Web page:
Seminarium Filozofia Kognitywistyki: Cognitive Artifacts for Geometric Enculturation
Zapraszamy na kolejne posiedzenie Seminarium Filozofia Kognitywistyki IFiS PAN, które odbędzie się dnia 26 stycznia 2018 (piątek) w Pałacu Staszica (ul. Nowy Świat 72) w sali 161 o godz. 12.00.
W trakcie seminarium dyskutować będziemy draft artykułu “Cognitive Artifacts for Geometric Enculturation” autorstwa prof. Marcina Miłkowskiego i dr. Mateusza Hohola.
In this paper, we focus on the development of geometric cognition. We argue that the proper account of mathematical enculturation should not only include the evolutionary timescale, to which Menary (2015) confined himself, but also the historical timescales, at which the development of mathematical cognitive artifacts can be traced. In particular, we will claim that the development of Greek mathematics, enshrined in Euclid’s Elements, Archimedes’, Spiral lines or Pappus’ Collectio, was driven by the use several tightly intertwined cognitive artifacts; one was the use of lettered diagrams, and another the creation of the linguistic formulae, namely non-compositional fixed strings of words used repetitively within authors and between them, which formed professional language of geometry.
Together, as Netz (1999) pointed out, they have contributed to making geometrical practice both reliable and learnable. Lettered diagrams, on one hand, contribute to specification of objects, they are full-blooded components of geometric arguments and provide a substitute for ontology by creating the universe of geometric discourse. Linguistic formulae, on the other hand, facilitate the acquisition of the geometric conceptual framework, the reconstruction of the logical structure of geometric proofs, the transfer of results from one geometric problem to another, and understanding the structure of discourse. In this sense, formulaic language constitutes the vehicle for abstract geometric concepts.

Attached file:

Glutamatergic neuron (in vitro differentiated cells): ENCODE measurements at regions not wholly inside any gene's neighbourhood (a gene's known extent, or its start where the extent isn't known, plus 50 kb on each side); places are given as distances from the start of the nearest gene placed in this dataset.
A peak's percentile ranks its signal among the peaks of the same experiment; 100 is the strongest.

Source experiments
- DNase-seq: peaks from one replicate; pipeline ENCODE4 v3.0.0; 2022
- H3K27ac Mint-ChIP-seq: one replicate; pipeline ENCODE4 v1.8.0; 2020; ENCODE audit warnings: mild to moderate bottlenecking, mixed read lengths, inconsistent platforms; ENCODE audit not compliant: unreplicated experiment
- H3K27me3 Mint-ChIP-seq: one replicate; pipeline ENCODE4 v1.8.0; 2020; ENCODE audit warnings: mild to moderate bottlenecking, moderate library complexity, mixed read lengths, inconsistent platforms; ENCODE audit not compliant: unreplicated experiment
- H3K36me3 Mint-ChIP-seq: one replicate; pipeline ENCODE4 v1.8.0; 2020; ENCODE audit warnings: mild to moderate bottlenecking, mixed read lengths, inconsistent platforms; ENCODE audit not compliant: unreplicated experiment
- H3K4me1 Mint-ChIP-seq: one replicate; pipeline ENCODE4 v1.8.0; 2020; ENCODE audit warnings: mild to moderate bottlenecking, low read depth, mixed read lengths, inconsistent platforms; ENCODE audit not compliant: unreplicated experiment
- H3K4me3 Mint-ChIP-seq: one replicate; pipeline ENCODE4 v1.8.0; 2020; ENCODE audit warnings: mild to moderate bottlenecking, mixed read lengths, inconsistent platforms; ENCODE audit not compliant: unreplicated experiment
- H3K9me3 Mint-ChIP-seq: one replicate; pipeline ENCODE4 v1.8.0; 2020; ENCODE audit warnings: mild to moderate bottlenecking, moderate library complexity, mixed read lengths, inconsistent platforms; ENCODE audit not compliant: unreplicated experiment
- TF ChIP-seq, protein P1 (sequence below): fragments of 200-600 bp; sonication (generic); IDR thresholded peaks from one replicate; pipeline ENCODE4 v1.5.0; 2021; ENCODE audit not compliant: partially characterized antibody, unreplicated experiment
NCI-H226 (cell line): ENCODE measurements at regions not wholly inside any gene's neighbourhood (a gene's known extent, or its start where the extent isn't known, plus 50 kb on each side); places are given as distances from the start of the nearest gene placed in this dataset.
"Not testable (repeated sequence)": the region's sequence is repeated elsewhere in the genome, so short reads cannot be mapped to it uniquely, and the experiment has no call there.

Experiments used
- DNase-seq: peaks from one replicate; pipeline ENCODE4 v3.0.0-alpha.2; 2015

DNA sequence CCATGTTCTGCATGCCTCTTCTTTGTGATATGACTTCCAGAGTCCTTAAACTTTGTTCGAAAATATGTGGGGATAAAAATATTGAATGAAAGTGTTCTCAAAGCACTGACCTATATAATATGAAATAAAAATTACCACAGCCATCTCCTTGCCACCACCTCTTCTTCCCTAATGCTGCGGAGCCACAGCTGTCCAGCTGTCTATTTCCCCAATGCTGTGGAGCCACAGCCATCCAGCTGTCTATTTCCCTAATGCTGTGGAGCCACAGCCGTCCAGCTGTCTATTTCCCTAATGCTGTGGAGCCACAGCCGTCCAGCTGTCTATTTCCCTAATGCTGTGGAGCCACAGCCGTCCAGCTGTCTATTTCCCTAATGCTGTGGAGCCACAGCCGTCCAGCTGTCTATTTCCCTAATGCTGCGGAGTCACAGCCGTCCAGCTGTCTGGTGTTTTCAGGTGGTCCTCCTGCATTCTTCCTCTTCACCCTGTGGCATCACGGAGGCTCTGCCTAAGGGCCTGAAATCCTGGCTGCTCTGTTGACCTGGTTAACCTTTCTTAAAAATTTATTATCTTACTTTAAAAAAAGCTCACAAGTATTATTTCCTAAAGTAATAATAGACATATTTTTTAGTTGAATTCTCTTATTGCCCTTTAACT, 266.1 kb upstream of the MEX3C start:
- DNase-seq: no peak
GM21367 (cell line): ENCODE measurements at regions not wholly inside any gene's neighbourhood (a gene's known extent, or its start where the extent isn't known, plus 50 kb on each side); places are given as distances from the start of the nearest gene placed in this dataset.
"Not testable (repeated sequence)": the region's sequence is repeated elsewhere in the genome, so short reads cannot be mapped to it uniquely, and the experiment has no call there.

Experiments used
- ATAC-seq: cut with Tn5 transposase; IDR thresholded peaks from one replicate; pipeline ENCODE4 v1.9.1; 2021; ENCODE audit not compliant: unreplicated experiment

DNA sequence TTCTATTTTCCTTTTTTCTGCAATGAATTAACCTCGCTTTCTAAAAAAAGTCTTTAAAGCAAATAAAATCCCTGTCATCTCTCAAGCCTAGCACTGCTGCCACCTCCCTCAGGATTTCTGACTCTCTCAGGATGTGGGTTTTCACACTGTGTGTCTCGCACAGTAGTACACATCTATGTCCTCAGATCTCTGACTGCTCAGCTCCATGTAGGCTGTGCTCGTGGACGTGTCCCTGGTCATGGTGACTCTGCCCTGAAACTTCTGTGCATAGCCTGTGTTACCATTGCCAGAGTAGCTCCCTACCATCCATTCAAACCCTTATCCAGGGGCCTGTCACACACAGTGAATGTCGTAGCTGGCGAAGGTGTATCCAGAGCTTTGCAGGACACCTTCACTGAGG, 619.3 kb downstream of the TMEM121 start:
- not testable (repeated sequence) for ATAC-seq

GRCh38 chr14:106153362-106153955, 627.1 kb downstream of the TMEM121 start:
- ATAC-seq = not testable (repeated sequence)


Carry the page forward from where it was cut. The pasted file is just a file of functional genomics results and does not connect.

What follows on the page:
To understand how geometric cognition has been constituted, as we argue, we need to appreciate not only individual cognitive factors, such as phylogenetically ancient and ontogenetically early core systems of geometric knowledge (localized, as Spelke et al., 2011 claim, in hippocampal formation and lateral occipital complex) and gene-culture co-evolution but also the social history of the spread and use of cognitive artifacts. In this respect, the case of Greek geometry clearly shows that cognitive explanations of geometrical reasoning have to go beyond the confines of methodological individualism to account for how the distributed practice of artifact use has stabilized over time. This practice, as we suggest, has also contributed heavily to the understanding of what mathematical proof is; classically, it has been assumed that proofs are not merely deductively correct but also remain invariant over various individuals sharing the same cognitive practice.
Ogólnopolskie Seminarium Filozofia Kognitywistyki organizowane jest w ramach projektu NCN „Kognitywistyka w poszukiwaniu jedności: unifikacja i integracja badań interdyscyplinarnych”, DEC-2014/14/E/HS1/00803.